What current research can say about green jobs in terms of their characteristics, according to Vona, is that they typically require more on the job training, but not more education. They also pay a wage premium, even if it is a small one. The skill gap is more pronounced among green jobs but concentrated in areas that require advanced technological skills.
Vona then introduced a statistic that estimates the current share of green jobs in Europe at around 2 percent. Even more important than the absolute quantity of green jobs however is their spatial distribution.
“It is essential to know the share of green and brown jobs in a certain area to know which areas are most in need of policy measures for a green recovery and proactive regional policies.”
High carbon jobs are typically very spatially concentrated, leaving whole areas at risk of exposure to external shocks and the changes as part of the transition, and making the transformation all the more necessary.
To convince people to join re-training programs and switch from brown to green jobs, Vona proposed the introduction of a multidimensional index that allows to measure how good a job is. These dimensions could range from pay to job safety, health risks, and collective bargaining rights.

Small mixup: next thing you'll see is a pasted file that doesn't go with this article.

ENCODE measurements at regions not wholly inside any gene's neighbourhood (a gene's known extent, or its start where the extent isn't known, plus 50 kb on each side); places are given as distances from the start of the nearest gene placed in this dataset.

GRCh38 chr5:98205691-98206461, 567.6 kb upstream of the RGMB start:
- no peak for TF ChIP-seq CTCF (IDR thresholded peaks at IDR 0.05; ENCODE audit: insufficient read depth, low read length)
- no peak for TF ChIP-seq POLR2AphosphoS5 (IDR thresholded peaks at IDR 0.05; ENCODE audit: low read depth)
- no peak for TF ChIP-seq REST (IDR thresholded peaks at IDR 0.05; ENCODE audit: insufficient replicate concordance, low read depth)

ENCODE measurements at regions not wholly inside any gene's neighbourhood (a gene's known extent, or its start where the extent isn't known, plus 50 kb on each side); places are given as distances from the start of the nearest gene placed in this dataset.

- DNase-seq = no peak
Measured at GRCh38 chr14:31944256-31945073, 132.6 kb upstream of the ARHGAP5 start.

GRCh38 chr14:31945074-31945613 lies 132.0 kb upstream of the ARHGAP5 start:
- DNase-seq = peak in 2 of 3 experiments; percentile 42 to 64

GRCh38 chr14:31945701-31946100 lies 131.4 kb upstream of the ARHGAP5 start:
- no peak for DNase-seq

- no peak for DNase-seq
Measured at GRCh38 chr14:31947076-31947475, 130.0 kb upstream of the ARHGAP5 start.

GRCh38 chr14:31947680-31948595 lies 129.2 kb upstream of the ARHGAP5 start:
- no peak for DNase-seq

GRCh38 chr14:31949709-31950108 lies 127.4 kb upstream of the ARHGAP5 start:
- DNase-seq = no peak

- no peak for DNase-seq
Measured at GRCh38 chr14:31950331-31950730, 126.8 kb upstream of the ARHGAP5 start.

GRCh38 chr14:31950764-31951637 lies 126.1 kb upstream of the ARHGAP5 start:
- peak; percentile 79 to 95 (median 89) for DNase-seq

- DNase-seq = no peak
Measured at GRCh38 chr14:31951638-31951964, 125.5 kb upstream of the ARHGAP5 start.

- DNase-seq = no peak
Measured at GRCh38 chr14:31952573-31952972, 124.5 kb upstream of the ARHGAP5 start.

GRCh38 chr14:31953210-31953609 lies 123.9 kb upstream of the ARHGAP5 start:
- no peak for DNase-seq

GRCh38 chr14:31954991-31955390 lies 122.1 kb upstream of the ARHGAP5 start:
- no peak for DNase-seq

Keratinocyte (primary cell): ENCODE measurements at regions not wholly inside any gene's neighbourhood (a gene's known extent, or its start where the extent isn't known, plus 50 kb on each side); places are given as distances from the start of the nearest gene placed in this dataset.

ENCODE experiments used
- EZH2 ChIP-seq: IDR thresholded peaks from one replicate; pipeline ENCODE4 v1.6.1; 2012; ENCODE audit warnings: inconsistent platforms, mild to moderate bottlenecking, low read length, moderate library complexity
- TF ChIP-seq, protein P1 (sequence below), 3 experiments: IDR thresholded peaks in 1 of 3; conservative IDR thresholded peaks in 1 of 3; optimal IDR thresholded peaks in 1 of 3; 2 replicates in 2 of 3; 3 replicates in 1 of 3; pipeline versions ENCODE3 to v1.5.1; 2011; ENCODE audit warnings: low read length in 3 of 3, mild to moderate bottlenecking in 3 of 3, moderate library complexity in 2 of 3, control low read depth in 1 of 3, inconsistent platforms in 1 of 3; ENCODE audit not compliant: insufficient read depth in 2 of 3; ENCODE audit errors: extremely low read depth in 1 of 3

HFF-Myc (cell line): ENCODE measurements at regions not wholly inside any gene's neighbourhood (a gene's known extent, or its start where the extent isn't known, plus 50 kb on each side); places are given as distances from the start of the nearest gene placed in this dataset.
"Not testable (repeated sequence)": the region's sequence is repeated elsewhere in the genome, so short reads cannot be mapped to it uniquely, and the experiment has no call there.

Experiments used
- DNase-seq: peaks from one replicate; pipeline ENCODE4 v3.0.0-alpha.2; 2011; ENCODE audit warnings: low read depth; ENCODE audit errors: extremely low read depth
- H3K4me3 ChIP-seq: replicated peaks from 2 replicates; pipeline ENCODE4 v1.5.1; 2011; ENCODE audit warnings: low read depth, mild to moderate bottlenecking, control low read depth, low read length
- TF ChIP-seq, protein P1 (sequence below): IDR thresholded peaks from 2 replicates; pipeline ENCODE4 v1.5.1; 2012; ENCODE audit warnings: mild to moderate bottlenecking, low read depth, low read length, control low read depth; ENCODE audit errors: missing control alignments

Another difficulty in answering the question whether green jobs will be good jobs lies in the fact that the answer may vary greatly depending on the country. Anna Valero from LSE presented a summary of her research on green good jobs, which seems to confirm that at least in the UK, greener jobs appear to be good jobs. While there is a large share of indirect green jobs, generally the findings indicate that they are held by more educated workers and workers in their prime working age, and command higher wages.